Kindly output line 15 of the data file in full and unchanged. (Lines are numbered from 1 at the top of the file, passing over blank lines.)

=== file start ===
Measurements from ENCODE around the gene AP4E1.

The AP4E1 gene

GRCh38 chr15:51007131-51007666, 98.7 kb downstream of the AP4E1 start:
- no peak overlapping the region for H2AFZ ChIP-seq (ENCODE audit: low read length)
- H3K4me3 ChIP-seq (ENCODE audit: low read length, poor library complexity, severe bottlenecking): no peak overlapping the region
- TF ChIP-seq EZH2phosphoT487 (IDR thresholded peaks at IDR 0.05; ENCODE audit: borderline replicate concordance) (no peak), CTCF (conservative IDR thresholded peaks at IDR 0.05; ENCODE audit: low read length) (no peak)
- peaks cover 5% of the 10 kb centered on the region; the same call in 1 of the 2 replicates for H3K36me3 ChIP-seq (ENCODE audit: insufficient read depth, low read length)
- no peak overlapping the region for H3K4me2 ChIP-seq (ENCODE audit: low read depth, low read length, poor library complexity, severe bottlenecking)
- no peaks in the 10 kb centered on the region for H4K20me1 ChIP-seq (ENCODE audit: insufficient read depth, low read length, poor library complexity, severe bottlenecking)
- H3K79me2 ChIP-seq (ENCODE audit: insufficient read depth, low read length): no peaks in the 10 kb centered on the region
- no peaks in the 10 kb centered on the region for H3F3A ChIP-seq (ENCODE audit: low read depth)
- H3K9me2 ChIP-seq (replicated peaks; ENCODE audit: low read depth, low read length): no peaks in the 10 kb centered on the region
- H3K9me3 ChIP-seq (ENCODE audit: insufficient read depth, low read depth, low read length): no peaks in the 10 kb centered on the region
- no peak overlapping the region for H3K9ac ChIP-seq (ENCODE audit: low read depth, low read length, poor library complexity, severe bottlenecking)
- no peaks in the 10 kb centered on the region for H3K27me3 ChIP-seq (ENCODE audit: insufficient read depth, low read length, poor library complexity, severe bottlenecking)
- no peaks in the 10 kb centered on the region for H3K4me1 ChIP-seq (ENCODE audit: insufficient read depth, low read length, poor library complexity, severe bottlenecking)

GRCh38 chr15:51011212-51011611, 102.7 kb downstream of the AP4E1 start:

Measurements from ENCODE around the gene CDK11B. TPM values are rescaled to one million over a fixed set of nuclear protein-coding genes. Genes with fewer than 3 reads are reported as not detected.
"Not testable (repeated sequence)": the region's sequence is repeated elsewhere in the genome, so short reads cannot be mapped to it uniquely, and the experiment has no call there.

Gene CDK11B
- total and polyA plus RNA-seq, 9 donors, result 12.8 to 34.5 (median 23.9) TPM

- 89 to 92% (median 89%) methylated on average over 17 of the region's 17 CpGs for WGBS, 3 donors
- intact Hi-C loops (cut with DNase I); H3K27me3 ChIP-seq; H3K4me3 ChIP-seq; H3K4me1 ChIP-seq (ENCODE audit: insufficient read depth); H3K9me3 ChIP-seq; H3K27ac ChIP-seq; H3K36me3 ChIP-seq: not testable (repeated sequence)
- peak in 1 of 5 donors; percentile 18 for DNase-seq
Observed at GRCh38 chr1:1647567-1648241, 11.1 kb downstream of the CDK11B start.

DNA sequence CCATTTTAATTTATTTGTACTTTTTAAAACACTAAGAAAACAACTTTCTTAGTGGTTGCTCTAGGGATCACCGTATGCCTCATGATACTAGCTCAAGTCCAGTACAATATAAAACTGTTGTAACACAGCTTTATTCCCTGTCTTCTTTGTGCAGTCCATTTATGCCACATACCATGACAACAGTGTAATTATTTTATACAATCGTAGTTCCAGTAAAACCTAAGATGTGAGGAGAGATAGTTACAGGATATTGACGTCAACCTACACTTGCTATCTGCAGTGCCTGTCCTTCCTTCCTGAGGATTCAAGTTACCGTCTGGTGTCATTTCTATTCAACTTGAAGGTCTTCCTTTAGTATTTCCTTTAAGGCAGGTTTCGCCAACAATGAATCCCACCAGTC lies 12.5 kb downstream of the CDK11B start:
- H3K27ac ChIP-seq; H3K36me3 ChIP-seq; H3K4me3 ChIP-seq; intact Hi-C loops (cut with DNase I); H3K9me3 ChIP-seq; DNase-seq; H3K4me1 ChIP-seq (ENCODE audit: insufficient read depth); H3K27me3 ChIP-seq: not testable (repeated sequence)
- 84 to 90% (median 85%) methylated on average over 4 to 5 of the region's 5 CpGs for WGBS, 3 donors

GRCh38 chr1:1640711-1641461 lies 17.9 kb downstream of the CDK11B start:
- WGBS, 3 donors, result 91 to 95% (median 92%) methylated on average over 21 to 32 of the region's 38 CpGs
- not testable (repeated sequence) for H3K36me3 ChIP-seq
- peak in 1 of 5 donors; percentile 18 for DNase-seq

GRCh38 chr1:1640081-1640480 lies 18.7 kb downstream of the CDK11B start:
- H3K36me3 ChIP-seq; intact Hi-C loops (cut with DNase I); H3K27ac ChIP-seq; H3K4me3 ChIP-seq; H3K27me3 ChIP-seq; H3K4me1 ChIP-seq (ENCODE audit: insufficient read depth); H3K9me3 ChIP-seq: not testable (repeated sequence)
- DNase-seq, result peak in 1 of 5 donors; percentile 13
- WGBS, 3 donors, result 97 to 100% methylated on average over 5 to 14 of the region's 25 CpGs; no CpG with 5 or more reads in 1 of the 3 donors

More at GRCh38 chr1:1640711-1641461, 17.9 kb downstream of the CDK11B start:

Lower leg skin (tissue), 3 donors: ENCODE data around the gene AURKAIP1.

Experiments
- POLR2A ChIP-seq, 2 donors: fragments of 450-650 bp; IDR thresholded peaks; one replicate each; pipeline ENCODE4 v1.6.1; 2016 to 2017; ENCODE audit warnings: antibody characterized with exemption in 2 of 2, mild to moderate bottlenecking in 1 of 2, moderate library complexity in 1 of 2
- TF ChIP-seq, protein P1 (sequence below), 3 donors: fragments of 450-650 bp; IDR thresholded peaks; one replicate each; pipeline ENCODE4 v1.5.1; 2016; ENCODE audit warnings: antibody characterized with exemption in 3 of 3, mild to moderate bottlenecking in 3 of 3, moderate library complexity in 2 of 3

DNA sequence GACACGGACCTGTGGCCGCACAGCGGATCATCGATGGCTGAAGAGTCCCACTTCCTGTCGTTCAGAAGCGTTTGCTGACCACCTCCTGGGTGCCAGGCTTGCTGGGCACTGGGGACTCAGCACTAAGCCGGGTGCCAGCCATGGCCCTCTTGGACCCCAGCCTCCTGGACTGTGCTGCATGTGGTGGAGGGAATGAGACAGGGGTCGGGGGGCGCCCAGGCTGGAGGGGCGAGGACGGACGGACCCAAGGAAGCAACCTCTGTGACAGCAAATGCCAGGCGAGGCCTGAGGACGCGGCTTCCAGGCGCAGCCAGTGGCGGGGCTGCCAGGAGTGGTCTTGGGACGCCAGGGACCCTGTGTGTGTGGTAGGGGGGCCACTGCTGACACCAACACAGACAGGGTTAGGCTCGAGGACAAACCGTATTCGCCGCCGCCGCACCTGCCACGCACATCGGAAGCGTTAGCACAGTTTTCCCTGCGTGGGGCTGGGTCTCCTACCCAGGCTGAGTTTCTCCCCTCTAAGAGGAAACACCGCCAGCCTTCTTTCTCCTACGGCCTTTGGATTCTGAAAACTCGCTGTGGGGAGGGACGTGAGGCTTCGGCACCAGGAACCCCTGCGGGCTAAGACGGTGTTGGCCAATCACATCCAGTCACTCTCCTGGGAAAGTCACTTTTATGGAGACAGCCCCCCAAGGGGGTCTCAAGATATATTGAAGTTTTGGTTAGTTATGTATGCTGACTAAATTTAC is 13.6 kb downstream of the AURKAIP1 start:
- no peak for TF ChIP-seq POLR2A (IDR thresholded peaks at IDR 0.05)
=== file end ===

- no peaks in the 10 kb centered on the region for H3K27me3 ChIP-seq (ENCODE audit: insufficient read depth, low read length, poor library complexity, severe bottlenecking)